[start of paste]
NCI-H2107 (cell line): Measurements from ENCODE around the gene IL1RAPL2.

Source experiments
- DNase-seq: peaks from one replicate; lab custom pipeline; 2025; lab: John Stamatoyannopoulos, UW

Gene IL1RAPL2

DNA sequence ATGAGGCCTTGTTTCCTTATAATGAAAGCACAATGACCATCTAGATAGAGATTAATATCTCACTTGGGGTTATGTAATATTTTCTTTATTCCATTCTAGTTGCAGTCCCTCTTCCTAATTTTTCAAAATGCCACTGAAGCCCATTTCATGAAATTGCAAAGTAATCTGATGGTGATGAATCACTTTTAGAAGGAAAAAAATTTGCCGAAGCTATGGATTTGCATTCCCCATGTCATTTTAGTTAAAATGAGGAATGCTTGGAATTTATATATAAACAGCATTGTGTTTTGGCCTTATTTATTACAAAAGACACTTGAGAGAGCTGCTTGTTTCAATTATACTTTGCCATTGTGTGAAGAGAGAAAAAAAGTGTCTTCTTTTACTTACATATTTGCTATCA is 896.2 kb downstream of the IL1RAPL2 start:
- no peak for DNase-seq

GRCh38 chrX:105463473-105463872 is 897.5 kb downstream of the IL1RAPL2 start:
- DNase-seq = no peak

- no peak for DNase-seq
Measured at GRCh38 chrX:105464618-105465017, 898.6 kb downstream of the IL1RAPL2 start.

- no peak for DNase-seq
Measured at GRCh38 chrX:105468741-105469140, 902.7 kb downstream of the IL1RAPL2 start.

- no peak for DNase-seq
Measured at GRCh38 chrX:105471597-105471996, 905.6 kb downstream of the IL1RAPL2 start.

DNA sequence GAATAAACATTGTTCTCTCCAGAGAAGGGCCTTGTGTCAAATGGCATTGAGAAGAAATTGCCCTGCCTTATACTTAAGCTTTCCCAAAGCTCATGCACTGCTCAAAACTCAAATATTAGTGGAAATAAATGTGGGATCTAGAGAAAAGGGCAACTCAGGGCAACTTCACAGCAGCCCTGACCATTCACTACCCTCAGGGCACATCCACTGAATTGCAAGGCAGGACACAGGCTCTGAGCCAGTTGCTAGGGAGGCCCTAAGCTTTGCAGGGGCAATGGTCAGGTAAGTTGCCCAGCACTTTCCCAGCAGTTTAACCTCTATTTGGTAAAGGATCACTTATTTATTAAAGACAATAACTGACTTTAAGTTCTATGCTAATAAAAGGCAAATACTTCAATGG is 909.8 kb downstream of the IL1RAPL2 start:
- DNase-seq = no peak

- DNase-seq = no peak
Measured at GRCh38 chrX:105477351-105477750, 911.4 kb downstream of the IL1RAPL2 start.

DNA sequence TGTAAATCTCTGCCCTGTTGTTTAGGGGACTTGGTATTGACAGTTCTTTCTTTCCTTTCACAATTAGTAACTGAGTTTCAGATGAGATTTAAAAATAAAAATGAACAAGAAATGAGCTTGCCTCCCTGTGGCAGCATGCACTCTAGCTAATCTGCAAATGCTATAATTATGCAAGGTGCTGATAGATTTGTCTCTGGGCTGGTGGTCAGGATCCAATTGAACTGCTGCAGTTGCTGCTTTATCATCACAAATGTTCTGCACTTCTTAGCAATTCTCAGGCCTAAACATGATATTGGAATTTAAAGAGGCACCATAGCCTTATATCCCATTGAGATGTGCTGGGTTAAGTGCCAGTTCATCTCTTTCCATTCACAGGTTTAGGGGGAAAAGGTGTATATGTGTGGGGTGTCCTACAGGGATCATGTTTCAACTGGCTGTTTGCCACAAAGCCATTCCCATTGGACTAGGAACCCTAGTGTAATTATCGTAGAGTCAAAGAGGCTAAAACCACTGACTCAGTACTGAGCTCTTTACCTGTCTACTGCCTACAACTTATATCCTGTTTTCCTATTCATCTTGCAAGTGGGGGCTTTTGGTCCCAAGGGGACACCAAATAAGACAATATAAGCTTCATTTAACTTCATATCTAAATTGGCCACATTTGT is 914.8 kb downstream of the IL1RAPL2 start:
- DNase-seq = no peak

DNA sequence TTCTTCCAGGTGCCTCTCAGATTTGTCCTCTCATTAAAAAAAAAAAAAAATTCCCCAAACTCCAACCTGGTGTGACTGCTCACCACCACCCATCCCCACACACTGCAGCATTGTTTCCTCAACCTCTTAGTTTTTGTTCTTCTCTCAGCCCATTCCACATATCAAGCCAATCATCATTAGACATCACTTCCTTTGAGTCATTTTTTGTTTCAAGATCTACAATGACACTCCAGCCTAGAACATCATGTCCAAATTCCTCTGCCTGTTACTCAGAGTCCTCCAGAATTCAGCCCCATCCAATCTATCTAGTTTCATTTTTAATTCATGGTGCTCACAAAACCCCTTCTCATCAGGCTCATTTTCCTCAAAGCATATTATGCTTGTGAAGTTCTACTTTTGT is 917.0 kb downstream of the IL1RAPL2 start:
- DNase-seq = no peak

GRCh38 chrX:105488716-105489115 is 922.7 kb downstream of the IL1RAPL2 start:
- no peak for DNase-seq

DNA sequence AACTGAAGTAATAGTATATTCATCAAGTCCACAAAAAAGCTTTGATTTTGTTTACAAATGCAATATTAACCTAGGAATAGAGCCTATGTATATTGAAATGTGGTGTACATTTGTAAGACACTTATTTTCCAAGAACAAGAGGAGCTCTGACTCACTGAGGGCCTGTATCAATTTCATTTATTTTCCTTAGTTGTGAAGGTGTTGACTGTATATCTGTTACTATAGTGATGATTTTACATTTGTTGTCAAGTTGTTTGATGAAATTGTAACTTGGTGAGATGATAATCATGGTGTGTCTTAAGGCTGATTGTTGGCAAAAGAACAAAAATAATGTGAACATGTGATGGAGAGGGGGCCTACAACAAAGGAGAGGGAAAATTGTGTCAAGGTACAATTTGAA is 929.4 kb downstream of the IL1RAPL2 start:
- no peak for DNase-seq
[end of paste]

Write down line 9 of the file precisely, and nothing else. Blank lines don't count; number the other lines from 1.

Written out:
- no peak for DNase-seq